In 2016, Paris-based design dealer Eric Touchaleaume – known for re-popularising the works of seminal European architects and designers of the early 20th century – unveiled the Friche de l’Dscalette, a one-of-a-kind sculpture and architectural park on the outskirts of Marseilles, the French port city on the Mediterranean.
According to its founder, the park was established to ‘protect the poetry of the place, and to foster the philosophies shared by Jean Prouvé, Charlotte Perriand, Pierre Jeanneret, le Corbusier, and the people of Marseilles’.
Following last year’s presentation of demountable Prouvé houses, this summer’s programme has gone retro-futuristic with ‘Utopie Plastic’, a collection of prefabricated houses and other design ephemera from the late 1960s and early 70s.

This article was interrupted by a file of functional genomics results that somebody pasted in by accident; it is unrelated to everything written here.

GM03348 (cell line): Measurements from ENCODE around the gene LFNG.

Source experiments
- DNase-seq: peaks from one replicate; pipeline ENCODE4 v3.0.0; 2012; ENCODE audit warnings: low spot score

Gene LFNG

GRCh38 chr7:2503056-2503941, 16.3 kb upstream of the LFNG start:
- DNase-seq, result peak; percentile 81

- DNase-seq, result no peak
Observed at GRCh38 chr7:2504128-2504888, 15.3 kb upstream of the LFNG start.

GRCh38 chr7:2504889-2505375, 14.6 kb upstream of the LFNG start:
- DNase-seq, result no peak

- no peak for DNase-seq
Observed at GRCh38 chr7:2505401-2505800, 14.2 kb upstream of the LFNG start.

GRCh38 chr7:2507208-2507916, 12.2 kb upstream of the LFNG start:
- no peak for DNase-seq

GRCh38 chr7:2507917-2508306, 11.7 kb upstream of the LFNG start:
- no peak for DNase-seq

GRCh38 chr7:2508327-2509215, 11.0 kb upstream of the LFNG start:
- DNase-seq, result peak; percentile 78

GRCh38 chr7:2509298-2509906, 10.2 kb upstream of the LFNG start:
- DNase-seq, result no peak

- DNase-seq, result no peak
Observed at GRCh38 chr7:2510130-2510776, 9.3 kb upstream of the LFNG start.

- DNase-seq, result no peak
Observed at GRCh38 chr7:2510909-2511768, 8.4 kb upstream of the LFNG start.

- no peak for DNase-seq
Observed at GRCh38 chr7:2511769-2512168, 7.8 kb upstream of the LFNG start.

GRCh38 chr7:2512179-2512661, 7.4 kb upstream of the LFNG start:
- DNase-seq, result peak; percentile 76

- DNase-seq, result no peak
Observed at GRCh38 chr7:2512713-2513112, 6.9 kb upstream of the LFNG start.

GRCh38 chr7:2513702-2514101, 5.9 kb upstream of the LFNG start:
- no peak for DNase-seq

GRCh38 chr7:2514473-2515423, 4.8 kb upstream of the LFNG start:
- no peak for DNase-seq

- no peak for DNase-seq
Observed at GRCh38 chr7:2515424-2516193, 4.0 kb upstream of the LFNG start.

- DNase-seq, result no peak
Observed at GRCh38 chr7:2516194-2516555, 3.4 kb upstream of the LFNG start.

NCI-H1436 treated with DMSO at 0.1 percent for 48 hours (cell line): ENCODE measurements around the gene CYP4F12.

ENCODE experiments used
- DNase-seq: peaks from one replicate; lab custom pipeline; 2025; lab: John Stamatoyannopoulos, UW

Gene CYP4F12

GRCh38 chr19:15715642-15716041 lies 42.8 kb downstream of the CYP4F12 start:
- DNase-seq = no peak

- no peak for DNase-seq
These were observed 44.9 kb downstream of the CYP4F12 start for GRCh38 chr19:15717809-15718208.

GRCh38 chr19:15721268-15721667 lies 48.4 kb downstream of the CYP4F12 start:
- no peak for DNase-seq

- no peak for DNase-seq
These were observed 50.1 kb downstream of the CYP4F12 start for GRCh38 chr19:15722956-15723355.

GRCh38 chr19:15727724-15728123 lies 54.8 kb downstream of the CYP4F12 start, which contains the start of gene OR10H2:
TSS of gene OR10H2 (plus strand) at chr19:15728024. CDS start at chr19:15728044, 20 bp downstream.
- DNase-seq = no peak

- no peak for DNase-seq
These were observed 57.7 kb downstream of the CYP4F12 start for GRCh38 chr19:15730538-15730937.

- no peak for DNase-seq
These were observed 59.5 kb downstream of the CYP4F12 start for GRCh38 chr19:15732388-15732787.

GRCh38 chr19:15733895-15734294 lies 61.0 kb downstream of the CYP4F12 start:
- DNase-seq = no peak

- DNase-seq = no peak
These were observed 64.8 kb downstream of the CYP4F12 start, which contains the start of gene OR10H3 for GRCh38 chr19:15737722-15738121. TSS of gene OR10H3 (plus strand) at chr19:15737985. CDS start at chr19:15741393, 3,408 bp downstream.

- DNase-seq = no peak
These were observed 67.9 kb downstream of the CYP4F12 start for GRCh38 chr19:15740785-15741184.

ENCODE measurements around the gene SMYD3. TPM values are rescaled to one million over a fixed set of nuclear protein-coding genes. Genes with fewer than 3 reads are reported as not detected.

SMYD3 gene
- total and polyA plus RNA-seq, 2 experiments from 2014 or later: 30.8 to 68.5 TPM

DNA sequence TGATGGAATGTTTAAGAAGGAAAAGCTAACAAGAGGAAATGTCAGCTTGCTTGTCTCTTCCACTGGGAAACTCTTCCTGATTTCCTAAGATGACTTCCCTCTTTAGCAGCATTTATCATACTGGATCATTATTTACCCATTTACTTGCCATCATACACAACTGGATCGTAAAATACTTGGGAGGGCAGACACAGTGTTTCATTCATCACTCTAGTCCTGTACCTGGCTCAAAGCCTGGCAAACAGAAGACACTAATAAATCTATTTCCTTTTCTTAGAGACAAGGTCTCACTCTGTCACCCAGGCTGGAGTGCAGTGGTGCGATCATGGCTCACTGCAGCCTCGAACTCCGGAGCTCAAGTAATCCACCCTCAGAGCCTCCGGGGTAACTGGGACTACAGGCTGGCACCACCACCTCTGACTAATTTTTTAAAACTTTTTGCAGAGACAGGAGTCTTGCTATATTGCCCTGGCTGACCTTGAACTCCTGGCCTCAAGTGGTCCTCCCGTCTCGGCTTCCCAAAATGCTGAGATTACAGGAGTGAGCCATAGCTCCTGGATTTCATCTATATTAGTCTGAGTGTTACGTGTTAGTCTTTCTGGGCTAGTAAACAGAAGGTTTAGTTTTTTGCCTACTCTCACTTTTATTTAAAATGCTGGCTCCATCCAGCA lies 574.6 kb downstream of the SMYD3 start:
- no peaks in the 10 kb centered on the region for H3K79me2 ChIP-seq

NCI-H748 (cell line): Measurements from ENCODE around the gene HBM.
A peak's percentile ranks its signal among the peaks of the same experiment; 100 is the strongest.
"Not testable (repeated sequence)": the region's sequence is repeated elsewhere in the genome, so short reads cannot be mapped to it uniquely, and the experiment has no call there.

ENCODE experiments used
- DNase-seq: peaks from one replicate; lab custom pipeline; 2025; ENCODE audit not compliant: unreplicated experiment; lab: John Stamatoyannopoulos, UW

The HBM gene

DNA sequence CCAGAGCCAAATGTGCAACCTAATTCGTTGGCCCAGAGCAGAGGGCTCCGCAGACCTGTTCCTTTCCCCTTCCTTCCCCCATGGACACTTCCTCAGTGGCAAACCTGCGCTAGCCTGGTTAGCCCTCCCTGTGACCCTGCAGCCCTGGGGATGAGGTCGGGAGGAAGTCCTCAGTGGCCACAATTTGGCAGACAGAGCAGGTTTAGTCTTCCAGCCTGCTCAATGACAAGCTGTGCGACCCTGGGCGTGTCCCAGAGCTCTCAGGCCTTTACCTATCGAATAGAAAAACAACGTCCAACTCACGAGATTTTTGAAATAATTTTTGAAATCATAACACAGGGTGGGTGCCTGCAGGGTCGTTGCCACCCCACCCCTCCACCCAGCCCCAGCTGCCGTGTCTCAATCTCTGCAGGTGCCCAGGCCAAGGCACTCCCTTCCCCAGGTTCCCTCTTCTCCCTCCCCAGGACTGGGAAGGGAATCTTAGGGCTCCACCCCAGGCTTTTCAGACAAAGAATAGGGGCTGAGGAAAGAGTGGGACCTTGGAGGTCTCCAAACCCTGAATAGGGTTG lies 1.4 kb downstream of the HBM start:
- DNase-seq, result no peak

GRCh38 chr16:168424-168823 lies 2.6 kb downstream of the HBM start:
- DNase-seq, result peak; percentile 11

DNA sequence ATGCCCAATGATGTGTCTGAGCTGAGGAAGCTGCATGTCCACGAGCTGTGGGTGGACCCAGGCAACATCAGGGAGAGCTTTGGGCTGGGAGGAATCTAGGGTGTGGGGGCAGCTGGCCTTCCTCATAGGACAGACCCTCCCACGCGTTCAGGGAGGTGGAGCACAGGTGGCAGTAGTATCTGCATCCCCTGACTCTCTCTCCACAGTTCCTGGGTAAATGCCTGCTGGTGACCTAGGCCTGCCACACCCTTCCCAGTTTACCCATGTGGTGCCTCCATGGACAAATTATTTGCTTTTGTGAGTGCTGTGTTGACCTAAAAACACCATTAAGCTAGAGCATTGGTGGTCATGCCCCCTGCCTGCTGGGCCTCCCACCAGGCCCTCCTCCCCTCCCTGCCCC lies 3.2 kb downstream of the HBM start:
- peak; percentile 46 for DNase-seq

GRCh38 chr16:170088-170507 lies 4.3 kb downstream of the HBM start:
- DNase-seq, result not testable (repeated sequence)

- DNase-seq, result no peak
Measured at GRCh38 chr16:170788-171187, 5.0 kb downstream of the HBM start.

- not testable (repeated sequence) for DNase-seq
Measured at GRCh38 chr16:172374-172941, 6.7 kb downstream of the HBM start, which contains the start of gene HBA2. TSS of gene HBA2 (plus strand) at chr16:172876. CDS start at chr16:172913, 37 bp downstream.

Futuro House, designed by Finnish architect Matti Suuronen (1933-2013) in 1968
Among the remarkable structures that have touched down are the Hexacube by Georges Candilis and Anja Blomstedt, originally intended as a part of a mobile beach community; Maison Bulle by French designer Jean-Benjamin Maneval, comprising six bubble-like shells; and the UFO-shaped Futuro House, originally designed by Finnish architect Matti Suuronen as a transportable ski chalet.
The structures, scattered around the site, are complemented by plastic furniture by designers including Quasar Khanh, Wendell Castle and Maurica Calka. Taken together, the exhibition captures the unique application of the quintessential post-war material as well as the utopian spirit of the times. While it wasn’t to last: the idiosyncratic design milieu, which began in the mid-50s, fizzled out following the 1970s oil crisis, the movement has achieved interest and increasing market prices.
After a visit to the park, one can see why these innovative and colorful structures deserve a new life, appearing all the more surreal when set against the park’s agrarian backdrop, which resembles an archaeological dig complete with brick archways, pine trees and crumbling ramparts.